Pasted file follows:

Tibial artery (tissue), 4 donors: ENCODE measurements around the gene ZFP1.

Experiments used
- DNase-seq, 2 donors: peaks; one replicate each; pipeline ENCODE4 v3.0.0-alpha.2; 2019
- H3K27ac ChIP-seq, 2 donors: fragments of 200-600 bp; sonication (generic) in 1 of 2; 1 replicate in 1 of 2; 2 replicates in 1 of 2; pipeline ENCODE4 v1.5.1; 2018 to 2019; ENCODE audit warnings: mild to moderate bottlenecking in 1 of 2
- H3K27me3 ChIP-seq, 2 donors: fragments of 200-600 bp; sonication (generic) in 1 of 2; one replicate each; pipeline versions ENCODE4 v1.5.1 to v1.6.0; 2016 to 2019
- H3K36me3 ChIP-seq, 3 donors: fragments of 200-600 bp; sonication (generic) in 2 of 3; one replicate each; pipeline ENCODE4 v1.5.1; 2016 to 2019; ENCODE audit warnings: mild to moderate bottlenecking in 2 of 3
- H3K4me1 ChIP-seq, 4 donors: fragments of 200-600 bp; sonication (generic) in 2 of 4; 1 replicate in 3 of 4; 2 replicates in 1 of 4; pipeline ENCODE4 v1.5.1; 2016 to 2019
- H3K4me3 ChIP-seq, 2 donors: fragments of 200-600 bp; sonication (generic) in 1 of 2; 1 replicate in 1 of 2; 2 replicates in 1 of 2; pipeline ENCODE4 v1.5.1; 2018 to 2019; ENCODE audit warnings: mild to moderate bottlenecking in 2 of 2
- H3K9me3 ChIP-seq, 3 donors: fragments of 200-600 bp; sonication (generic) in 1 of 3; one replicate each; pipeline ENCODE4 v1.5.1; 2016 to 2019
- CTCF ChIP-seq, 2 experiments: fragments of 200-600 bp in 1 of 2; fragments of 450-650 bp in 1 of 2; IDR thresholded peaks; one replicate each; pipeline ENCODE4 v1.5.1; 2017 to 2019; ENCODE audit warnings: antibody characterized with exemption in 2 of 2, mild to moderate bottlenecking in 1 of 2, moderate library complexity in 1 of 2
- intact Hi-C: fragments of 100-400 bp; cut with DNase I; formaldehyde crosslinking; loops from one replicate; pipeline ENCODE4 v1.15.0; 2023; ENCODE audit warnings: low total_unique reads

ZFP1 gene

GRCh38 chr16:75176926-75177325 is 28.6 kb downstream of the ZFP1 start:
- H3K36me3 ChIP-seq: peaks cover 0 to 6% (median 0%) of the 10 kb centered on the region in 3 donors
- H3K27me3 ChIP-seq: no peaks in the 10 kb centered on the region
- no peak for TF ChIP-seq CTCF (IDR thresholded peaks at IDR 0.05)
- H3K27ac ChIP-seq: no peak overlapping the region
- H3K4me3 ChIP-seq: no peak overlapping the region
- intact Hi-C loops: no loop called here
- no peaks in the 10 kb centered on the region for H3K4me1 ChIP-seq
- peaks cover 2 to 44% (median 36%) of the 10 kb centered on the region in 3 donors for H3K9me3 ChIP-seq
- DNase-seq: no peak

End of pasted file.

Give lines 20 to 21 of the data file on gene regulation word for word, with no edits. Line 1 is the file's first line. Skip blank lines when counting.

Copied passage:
- no peaks in the 10 kb centered on the region for H3K4me1 ChIP-seq
- peaks cover 2 to 44% (median 36%) of the 10 kb centered on the region in 3 donors for H3K9me3 ChIP-seq